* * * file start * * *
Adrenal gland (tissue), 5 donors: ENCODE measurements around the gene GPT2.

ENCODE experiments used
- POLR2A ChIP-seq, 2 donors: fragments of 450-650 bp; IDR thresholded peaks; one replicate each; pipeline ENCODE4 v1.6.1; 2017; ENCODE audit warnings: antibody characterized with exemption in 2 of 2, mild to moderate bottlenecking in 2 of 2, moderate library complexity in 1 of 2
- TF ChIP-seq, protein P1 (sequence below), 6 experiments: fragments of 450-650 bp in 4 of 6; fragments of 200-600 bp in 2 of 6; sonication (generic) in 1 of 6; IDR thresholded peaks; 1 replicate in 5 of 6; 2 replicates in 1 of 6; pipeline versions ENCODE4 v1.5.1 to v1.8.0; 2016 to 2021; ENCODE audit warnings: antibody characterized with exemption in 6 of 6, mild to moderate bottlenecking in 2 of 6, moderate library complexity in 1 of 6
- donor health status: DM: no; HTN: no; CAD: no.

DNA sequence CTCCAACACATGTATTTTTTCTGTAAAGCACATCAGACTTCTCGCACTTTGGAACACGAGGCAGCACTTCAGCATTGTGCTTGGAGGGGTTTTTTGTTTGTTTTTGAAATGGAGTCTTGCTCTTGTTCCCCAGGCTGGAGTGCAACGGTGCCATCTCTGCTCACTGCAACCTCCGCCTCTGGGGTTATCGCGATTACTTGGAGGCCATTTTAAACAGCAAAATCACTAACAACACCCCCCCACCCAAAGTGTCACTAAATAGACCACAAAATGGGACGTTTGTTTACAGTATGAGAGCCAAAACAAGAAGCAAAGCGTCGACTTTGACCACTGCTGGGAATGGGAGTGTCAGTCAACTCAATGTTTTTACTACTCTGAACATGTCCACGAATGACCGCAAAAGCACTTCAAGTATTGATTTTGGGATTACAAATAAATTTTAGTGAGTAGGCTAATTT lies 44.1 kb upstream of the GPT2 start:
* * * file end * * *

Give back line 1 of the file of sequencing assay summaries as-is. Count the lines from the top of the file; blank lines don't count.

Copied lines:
Adrenal gland (tissue), 5 donors: ENCODE measurements around the gene GPT2.